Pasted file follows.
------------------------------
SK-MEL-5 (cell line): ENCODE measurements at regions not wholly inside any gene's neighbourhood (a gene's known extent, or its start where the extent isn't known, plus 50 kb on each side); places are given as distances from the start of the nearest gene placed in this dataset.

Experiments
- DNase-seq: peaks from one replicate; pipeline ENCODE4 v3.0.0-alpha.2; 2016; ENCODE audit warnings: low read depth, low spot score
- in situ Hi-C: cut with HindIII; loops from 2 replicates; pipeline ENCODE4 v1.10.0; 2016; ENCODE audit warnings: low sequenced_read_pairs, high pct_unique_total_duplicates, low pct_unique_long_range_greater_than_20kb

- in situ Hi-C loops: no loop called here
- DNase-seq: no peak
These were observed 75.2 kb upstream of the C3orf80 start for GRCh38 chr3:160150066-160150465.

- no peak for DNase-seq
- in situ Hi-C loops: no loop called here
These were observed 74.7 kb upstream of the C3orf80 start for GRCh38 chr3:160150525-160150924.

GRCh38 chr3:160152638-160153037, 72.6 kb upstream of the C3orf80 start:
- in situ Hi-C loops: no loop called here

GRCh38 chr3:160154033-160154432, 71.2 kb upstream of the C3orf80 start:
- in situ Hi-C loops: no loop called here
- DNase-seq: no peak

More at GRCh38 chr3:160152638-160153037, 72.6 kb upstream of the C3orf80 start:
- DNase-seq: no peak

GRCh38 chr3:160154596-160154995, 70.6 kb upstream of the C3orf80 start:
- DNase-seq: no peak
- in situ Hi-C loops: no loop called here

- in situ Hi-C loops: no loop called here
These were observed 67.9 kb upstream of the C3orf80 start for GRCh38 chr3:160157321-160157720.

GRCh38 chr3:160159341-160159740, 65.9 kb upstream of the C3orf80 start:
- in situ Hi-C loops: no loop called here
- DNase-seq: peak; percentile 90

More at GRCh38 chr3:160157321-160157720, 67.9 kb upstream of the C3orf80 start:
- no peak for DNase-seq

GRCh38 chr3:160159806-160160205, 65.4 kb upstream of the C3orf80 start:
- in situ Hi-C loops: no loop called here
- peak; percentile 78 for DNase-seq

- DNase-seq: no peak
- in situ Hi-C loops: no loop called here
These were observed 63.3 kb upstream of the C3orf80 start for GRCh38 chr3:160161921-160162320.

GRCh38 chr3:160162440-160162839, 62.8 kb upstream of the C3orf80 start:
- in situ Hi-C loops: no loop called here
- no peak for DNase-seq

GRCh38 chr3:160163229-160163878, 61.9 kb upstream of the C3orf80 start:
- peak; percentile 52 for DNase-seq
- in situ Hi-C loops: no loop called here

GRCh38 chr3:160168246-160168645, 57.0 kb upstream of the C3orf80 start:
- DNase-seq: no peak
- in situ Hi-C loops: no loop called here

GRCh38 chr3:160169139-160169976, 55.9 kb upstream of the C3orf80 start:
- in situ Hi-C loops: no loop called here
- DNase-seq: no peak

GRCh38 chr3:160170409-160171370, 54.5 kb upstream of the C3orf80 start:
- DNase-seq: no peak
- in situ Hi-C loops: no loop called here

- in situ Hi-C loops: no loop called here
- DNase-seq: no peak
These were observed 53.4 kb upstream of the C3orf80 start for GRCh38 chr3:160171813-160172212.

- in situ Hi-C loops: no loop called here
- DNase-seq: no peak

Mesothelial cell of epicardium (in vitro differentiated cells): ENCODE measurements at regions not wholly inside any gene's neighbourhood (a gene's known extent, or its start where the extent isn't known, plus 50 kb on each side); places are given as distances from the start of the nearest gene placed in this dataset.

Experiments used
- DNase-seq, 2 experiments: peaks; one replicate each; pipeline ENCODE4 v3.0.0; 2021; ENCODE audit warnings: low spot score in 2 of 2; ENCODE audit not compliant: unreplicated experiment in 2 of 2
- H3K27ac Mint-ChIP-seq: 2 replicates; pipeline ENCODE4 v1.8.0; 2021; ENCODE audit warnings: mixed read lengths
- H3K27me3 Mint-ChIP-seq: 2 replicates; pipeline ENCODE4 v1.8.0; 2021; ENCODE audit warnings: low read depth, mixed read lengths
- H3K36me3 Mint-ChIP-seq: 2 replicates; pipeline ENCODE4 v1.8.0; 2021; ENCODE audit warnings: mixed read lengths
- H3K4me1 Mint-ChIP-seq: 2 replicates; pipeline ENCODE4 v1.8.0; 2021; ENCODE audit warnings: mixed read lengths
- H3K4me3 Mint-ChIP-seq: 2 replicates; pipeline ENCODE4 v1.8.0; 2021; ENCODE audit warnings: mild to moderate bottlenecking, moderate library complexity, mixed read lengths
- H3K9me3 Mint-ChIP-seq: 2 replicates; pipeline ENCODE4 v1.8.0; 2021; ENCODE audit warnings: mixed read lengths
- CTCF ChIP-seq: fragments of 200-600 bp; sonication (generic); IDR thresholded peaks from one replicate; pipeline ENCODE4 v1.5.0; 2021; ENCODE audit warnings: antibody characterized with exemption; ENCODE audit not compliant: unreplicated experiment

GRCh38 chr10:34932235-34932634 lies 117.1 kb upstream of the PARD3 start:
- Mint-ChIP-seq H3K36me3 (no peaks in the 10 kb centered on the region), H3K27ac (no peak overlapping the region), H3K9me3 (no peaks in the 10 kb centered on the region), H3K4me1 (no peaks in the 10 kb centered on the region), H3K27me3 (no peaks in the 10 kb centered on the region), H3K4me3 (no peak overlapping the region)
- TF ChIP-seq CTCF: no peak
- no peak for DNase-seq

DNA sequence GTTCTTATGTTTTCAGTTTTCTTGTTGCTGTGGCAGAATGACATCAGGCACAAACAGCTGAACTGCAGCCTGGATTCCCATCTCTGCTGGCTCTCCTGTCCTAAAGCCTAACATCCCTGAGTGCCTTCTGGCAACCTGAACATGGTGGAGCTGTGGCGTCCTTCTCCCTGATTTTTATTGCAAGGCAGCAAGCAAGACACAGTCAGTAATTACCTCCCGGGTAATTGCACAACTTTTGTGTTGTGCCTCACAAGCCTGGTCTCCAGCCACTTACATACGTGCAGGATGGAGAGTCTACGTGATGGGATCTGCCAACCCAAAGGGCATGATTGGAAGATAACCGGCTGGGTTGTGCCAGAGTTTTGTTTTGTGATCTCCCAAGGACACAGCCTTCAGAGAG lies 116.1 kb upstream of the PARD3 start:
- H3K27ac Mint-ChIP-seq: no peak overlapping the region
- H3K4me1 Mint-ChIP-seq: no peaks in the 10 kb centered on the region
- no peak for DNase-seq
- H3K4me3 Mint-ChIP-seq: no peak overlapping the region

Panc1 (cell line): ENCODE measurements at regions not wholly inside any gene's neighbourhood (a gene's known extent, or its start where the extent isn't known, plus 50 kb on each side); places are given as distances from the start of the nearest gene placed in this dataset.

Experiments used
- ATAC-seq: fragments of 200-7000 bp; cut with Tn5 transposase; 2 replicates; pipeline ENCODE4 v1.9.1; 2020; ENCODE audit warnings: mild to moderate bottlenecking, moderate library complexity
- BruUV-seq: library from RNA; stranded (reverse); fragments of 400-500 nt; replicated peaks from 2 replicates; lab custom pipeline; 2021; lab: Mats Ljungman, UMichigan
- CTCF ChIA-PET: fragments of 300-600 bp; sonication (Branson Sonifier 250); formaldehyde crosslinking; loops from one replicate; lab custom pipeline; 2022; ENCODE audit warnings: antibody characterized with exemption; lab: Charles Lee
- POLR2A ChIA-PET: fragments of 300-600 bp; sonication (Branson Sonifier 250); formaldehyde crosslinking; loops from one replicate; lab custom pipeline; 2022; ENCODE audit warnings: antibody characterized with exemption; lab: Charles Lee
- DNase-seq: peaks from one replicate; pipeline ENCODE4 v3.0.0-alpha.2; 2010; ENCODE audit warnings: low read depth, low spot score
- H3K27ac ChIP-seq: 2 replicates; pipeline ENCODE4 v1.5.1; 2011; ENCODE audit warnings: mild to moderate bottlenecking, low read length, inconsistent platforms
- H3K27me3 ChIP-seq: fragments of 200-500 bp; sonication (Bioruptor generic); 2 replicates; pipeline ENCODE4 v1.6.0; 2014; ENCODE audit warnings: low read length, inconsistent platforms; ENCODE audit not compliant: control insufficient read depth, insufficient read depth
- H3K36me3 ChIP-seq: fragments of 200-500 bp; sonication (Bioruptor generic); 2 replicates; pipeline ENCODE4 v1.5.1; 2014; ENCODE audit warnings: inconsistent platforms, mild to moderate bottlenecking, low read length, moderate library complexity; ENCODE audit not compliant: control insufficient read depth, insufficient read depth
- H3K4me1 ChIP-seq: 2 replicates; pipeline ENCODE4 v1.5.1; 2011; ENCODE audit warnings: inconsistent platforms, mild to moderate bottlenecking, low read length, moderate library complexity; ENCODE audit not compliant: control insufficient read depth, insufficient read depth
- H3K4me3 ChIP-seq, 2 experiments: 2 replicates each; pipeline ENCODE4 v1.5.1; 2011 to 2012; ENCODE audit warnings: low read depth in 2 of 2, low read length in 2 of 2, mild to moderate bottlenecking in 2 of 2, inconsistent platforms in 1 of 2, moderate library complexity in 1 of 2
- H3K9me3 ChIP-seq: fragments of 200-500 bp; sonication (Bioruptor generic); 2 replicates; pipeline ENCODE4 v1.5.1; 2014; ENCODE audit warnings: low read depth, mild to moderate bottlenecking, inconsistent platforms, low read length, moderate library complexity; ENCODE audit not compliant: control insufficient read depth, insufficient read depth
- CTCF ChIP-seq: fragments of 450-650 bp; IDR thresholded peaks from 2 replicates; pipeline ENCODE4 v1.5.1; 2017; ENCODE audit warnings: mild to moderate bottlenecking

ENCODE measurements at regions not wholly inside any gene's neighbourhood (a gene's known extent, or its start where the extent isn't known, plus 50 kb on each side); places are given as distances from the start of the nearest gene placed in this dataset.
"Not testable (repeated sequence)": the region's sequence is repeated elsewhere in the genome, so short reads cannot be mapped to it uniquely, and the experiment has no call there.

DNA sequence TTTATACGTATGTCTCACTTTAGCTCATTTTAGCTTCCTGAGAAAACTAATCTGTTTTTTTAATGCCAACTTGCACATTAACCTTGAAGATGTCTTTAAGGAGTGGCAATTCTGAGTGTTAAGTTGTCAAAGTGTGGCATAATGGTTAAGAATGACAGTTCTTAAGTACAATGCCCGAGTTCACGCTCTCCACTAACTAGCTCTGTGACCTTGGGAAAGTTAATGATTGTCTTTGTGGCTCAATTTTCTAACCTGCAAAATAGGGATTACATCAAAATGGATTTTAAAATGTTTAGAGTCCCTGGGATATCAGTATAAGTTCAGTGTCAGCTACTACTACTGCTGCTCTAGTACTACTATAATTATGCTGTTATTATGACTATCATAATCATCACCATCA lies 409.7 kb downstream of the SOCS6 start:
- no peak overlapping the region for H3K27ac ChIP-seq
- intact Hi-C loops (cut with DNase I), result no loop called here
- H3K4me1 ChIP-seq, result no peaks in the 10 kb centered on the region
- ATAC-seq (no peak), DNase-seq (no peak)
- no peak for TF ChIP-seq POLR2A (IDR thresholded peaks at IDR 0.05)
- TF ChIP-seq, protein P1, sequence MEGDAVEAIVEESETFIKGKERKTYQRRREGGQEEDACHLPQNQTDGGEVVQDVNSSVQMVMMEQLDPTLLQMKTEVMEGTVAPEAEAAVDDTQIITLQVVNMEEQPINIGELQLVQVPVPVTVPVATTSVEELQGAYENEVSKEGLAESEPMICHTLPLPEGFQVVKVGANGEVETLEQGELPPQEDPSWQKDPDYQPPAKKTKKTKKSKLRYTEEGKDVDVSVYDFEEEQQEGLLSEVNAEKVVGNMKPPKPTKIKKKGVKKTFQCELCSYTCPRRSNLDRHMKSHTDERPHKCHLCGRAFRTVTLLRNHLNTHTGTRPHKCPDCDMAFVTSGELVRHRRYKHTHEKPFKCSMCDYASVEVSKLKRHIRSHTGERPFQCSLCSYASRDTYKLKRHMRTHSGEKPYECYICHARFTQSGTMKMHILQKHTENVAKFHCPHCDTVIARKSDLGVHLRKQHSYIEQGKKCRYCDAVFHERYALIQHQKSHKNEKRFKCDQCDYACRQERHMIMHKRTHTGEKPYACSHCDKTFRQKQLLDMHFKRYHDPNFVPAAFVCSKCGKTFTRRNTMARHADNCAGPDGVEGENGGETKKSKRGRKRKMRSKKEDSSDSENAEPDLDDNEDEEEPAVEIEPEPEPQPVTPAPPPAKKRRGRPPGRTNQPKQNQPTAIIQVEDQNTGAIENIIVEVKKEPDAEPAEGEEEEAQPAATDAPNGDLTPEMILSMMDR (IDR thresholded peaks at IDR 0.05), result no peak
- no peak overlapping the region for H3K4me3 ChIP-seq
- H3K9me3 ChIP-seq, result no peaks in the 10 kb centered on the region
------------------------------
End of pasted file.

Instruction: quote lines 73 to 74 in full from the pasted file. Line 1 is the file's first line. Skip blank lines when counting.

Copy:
Panc1 (cell line): ENCODE measurements at regions not wholly inside any gene's neighbourhood (a gene's known extent, or its start where the extent isn't known, plus 50 kb on each side); places are given as distances from the start of the nearest gene placed in this dataset.

Experiments used